Skip to comments.Possible Space Wars In The Near Future
Posted on 01/17/2010 8:42:29 PM PST by ErnstStavroBlofeld
The U.S. media suspects China and India of developing anti-satellite weapons. An article to this effect has been published the New Scientist magazine. Until recently, only the Soviet Union, its legal successor Russia and the United States were capable of developing anti-satellite weapons. U.S. analysts now think that China and India are acquiring similar capabilities. To what extent are such fears justified?
It is hard to overestimate the role played by military satellite systems. Since the 1970s, an increasingly greater number of troop-control, telecommunications, target-acquisition, navigation and other processes depend on spacecraft which are therefore becoming more important.
At this point, it is impossible to imagine the armed forces of most industrial states, including Russia, without combat-ready satellite clusters comprising spacecraft of various types. The space echelon's role is directly proportional to the development level of any given nation and its armed forces.
However, satellite clusters are hardly invulnerable. Ever since the U.S.S.R. and the United States launched their first military satellites, efforts have been made to develop anti-satellite systems. Such efforts were intensified after the creation of initial missile defense systems comprising the highly important space echelon.
Orbital satellite interceptors, surface-to-space and air-to-space missiles were eventually developed.
Research aiming to develop orbital and ground-based anti-satellite laser guns making it possible to either destroy spacecraft or knock out their electronics and optical devices deserves special mention. However, few results have been achieved in this area.
China, which claims the right to be a global power, prioritizes the development of anti-satellite weapons.
(Excerpt) Read more at spacewar.com ...
Those nails whizzing around at 15,000 MPH (or thereabouts ~ whatever it takes) would have a very high probability of ELIMINATING any more space launches until someone figured out how to build "space armor" or a tactical "space take out" laser of some kind.
No doubt everybody is ready to launch a barrel or two of nails on warning.
Our current level of penetration into space is going to be shortlived.
The main objective of American foreign policy in the early third millenium ought to be to build an alliance with India, Japan, the UK (and any others truly willing) to build a coalition for civilization.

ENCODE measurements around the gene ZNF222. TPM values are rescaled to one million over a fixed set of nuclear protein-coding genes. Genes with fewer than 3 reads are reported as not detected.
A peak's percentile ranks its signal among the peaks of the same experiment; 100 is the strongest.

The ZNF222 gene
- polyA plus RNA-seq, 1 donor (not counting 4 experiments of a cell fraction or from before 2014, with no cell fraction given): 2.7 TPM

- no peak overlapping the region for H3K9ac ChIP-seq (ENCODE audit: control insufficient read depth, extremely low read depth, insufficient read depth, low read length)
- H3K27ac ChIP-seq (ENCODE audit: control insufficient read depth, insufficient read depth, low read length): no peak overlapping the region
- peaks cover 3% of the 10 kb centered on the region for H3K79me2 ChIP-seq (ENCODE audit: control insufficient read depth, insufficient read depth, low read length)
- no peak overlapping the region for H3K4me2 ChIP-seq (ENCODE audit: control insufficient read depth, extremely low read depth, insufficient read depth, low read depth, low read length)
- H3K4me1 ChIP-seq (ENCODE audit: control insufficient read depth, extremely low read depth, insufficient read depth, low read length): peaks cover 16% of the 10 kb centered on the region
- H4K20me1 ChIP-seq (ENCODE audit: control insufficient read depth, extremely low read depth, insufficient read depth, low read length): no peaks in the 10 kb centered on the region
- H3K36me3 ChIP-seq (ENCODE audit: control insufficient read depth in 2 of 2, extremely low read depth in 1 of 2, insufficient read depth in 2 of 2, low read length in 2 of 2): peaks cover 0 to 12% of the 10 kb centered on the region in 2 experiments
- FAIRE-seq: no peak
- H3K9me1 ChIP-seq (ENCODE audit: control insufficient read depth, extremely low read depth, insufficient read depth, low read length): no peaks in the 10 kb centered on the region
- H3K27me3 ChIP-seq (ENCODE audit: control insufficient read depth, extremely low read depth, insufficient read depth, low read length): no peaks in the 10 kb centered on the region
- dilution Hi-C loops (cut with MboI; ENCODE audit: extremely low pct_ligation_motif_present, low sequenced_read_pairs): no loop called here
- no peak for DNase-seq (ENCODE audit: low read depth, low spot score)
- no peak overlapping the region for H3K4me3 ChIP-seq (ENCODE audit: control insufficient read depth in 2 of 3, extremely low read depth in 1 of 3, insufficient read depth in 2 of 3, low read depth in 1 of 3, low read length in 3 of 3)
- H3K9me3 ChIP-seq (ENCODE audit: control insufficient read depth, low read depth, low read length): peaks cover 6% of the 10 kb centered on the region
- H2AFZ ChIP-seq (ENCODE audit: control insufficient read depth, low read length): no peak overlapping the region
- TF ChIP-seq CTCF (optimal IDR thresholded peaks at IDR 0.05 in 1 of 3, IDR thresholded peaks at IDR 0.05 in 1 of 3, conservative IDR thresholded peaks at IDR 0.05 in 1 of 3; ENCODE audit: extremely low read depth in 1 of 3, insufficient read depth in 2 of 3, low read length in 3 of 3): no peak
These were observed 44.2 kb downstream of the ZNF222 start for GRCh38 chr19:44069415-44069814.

Sooner or later it’ll happen. I say sooner.
I would include South Korea and Taiwan in that list.
You are welcome
I thought all this was rendered moot by particle beams?
Do you know of working, deployable particle beam weapons?
As I understand it, there's serious concern that this could happen spontaneously from a runaway cascade of collisions. This came up when the Chinese did their "test" and pushed us that much closer to it.
At orbital speeds styrofoam prills would be just as lethal, but would eventually evaporate in sunlight.
Obviously, if 'softer' kill methods bear fruit (e.g. like the dazzling lasers and other methods being worked on that do not require a hard kill vehicle) then it changes the situation, since satellites can then be taken out without necessarily compromising your own satellites with thousands upon thousands of whizzing hyper-sonic bullets.
Do I need to?
We used atomic bombs in war nearly 60 years ago... People have been playing their music at home and in their cars with laser beams for over 20 years. I also remember reading about submarines using ultra-low radio frequencies over 20 years ago.
How smart do you have to be to figure out that new weapons systems have been developed during the past 65 years, and that using particle beams to blow things out of the sky or space is a likely design?
Of course, by now even those things might be considered antiques to the black ops people.
Oops. That was supposed to be nearly 65 years ago...
But thanks for playing.
LOL, tell that to Clancey!
You’re a real font of imagination, aren’t you?
Do yourself a favor - - keep your day job.
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